Article Listings

Current articles

Article: The Generative AI Revolution
This was hard to see coming but it is now most definitely here

Article: Gamification
This is the core of everything we do. Here we breakdown AI Factory's usage

Previous articles

Article: The Computer turns to Art
Extraordinary developments in computer capabilities?

Article: Something will get that best score: Avoiding delusions in block testing
An emulation and review of testing

Article: Tuning Experiments with Backgammon using Linear Evaluation
Our new Backgammon engine gets tuned!

Article: Avoiding issues of test result significance by running parallel test rigs
This is actually more important than it looks!

Article: Testing Methodology Traps
These are generic issues in tuning an AI engine, but are maybe not obvious!

Article: Credible Analysis of Beta Tester Reports
The Beta tester resource is a valuable part of our armoury!

Playing Badly Well - Modelling Errors in Chess
Our Chess program has intelligent weakening!

Bidding Inferences with Spades
Our heuristic inference for trick play was not enough for bidding!

Figuring out the Opponent's hand in Spades
Our Spades watches opponent and partner play very closely!

The Self-Perpetuating Conspiracy Paradox
Probability continues to bite us!

AI Factory: The first 15 years, history and post-mortem!
We dissect our history!

The Magic of Monte Carlo Tree Search
This method has revolutionised game AI.

Get Tools right… (The Rest Will Follow!)
Tools have been central to AI Factory's success.

Adding New Muscle to Our AI Testing
We have beefed up our test framework to accelerate our development work.

Unwelcome Testing Realities
There are few free lunches in testing and here we expose some unwelcome truths.

Designing apps that drive user engagement and retention
Andreas Vourkos takes us into the issues involved in user retention.

Human Randomness
This takes the input of a user trial to look at how humans perceive randomness, and its impact on games.

The Rating Sidekick
This little program has proved central to making our Spades program strong.

Mixing Development Practices
It is easy to get sucked into just 2 main development procedures.

Mixing the Immiscible - MCTS and evaluation
Not all tech is exactly plug and play.

Under-sung heroes - Gothic 3
A might-have-been project for us. We take another look.

Keeping on the Tightrope
Finding more ways to avoid calamities during development.

Developing in Fog
Debugging imperfect information games adds a new level of opaqueness.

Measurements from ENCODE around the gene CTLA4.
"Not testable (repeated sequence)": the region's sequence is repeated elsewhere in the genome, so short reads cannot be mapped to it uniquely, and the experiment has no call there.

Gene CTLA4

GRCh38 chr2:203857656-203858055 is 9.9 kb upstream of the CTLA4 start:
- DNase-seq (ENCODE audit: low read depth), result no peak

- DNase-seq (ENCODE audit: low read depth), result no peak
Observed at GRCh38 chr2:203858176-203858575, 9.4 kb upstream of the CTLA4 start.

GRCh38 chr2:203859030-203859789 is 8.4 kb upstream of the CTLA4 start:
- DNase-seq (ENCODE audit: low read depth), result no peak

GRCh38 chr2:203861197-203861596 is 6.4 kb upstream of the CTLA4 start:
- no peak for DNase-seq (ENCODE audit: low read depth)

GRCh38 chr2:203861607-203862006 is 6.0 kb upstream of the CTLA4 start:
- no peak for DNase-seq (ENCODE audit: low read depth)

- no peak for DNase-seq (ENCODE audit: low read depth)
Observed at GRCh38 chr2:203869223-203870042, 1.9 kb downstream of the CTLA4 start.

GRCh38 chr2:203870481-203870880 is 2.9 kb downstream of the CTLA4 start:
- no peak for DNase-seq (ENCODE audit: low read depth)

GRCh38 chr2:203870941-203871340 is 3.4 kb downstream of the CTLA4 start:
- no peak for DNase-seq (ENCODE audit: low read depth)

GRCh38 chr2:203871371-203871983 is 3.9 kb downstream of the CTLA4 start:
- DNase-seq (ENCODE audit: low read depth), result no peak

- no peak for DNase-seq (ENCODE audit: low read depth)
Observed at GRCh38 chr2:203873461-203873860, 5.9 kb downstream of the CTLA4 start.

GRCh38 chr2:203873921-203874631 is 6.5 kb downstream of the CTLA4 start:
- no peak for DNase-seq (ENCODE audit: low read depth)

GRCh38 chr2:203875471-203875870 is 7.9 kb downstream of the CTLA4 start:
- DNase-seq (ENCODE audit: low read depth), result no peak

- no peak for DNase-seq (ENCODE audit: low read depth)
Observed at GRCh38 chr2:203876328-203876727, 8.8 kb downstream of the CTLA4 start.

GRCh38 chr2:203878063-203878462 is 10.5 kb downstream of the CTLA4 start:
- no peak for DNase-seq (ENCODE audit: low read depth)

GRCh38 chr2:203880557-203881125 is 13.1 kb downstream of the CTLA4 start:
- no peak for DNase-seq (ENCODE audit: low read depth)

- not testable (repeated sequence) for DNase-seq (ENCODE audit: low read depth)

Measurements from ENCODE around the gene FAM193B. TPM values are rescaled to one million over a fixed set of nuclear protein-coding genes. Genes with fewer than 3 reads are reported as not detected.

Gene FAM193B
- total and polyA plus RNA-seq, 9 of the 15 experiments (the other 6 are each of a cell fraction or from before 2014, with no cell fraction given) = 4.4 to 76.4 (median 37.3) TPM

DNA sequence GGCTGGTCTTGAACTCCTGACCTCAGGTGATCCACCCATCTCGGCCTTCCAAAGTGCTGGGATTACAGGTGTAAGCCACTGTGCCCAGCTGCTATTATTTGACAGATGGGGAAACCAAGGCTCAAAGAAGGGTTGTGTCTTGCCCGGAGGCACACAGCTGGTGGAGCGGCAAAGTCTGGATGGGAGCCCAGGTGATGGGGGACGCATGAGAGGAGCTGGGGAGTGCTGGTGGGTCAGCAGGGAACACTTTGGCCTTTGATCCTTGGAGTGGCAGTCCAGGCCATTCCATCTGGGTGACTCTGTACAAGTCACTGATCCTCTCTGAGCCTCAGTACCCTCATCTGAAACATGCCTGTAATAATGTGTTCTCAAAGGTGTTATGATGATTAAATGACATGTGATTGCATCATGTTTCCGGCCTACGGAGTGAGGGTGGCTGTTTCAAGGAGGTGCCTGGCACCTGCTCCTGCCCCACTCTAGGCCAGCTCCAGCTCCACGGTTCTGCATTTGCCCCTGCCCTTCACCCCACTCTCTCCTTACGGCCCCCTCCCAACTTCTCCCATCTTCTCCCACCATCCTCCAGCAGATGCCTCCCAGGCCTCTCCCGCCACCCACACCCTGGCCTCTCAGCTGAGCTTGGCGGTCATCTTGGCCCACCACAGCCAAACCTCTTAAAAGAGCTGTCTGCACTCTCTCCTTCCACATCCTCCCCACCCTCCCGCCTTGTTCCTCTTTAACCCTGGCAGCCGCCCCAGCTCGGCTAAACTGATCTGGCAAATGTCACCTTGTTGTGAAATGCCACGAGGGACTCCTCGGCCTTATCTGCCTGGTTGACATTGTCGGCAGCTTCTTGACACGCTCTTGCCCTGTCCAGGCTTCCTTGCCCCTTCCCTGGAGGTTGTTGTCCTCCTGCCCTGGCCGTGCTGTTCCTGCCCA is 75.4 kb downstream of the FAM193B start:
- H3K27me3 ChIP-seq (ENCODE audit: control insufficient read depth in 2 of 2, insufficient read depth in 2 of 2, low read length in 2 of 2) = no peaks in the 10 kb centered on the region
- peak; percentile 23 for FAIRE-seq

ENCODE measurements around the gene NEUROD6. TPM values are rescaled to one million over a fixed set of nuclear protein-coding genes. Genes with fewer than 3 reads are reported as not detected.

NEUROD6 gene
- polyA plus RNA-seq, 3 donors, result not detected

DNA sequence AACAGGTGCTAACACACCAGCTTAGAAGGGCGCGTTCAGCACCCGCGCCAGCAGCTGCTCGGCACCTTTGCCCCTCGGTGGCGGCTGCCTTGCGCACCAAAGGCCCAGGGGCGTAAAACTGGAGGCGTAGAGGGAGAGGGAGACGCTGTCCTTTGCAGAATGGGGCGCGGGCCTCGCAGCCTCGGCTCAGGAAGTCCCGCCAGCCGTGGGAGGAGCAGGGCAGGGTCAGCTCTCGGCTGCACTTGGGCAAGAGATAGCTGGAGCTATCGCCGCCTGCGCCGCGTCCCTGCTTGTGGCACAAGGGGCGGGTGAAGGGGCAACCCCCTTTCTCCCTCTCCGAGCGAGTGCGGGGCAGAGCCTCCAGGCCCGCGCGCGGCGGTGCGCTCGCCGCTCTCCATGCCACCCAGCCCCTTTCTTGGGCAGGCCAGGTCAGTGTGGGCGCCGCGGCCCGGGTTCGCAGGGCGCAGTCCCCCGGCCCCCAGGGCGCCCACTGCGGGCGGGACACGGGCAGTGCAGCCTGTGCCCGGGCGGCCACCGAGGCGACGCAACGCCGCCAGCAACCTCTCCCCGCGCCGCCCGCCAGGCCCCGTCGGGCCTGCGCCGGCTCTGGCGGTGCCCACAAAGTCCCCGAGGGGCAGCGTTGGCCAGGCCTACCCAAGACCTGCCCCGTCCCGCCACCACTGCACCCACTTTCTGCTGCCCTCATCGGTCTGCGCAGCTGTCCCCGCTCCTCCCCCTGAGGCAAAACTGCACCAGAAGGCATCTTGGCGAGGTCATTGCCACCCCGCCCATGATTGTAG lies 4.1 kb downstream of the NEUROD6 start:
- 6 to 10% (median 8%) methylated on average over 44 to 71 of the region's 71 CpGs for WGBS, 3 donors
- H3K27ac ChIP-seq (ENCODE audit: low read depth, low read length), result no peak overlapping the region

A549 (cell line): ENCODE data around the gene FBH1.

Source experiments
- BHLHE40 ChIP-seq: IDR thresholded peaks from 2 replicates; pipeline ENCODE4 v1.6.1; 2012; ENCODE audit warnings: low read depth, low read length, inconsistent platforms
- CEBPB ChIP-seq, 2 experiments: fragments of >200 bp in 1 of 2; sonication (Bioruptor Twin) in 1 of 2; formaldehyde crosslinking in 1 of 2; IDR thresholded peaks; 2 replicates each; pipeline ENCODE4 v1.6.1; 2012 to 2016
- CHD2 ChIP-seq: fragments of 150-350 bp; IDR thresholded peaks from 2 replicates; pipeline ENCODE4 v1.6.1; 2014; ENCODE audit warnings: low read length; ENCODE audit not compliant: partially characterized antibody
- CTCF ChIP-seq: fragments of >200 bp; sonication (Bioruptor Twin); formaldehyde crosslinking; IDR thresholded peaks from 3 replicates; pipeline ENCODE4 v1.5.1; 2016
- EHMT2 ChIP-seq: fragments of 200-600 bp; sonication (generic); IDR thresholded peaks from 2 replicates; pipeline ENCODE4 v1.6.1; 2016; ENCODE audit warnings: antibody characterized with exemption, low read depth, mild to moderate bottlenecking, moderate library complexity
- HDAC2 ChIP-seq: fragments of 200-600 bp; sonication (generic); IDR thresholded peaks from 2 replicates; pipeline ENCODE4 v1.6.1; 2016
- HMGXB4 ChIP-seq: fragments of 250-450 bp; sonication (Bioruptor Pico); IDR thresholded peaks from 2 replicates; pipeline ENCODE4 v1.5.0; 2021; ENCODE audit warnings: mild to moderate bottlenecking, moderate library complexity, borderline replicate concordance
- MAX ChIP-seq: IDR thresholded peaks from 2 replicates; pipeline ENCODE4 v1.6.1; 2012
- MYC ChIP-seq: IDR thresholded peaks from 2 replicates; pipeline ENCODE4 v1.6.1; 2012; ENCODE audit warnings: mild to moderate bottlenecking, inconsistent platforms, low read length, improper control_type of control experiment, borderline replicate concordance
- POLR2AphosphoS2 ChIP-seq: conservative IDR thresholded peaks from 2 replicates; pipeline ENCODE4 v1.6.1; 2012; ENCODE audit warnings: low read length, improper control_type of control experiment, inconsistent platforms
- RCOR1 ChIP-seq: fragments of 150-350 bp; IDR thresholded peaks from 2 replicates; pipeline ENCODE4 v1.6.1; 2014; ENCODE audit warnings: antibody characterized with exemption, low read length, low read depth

When Completely Random is Just not Random Enough
Being right is not good enough.

Bidding Systems with Euchre
Harder than expected! We created 4 different systems.

Interest Search – Another way to do Minimax
This method is key to our minimax AI.

A Rating System for Developers
This has been an essential cog in our Shogi development.

A Folding Revolution
All the AI development within AI Factory is built around folding editors.

Searching the Unknown with MCTS
We step back and take a broader look at this technology.

Reducing the burden of knowledge: Simulation-based methods in imperfect information games
The York group digs deep.

Lessons from the Road – Championship level AI development
The long road to a winning formula.

Pushing compression limits using Plausibility analysis
Our work on Solitaire threw up some efficient ideas.

Life in the Fast Lane
Hang on tight as Cameron and Stephen take you into the depths of bit-optimisation!

Tuning Spades
Our work on Spades has needed experimentation with new ideas for us. We report here.

Evaluation options - Overview of methods
An area over-burdened with bear traps. We point out some avoidance tips.

Painting by Numbers
Move it! and Sticky Blocks use a dynamic algorithmic system for assigning puzzle colours.

Mixing MCTS with conventional static evaluation
Experiments and shortcuts en-route to full UCT.

Creating Tools for Creating Puzzles
This addresses what tools we used to create puzzles for Move it!.

Digging further into the Statistical Abyss
Another look at the pitfalls involved in assessing test results.

Backgammon Programs Cheat: Urban Myth??
Addressing an unfortunate disparity between perception and reality.

Modular Graphics for Move it!™
This is not AI, but the issues involved in representing endless shapes on limited format devices.

Solving Deep Puzzles